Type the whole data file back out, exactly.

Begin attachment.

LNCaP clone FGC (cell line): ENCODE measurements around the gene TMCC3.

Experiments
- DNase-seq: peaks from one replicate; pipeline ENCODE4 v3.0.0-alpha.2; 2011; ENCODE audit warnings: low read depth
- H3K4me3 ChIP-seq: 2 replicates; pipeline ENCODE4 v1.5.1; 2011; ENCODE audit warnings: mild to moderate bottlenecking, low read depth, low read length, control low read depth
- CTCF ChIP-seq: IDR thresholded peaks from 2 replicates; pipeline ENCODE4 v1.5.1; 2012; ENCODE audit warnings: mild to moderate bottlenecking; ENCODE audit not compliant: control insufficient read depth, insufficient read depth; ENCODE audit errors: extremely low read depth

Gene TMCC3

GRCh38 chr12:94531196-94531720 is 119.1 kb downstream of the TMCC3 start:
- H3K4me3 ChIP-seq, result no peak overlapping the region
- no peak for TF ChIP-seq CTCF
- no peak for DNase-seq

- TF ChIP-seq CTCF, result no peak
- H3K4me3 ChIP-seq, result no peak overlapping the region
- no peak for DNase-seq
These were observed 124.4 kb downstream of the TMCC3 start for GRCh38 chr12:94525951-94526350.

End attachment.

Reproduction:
LNCaP clone FGC (cell line): ENCODE measurements around the gene TMCC3.

Experiments
- DNase-seq: peaks from one replicate; pipeline ENCODE4 v3.0.0-alpha.2; 2011; ENCODE audit warnings: low read depth
- H3K4me3 ChIP-seq: 2 replicates; pipeline ENCODE4 v1.5.1; 2011; ENCODE audit warnings: mild to moderate bottlenecking, low read depth, low read length, control low read depth
- CTCF ChIP-seq: IDR thresholded peaks from 2 replicates; pipeline ENCODE4 v1.5.1; 2012; ENCODE audit warnings: mild to moderate bottlenecking; ENCODE audit not compliant: control insufficient read depth, insufficient read depth; ENCODE audit errors: extremely low read depth

Gene TMCC3

GRCh38 chr12:94531196-94531720 is 119.1 kb downstream of the TMCC3 start:
- H3K4me3 ChIP-seq, result no peak overlapping the region
- no peak for TF ChIP-seq CTCF
- no peak for DNase-seq

- TF ChIP-seq CTCF, result no peak
- H3K4me3 ChIP-seq, result no peak overlapping the region
- no peak for DNase-seq
These were observed 124.4 kb downstream of the TMCC3 start for GRCh38 chr12:94525951-94526350.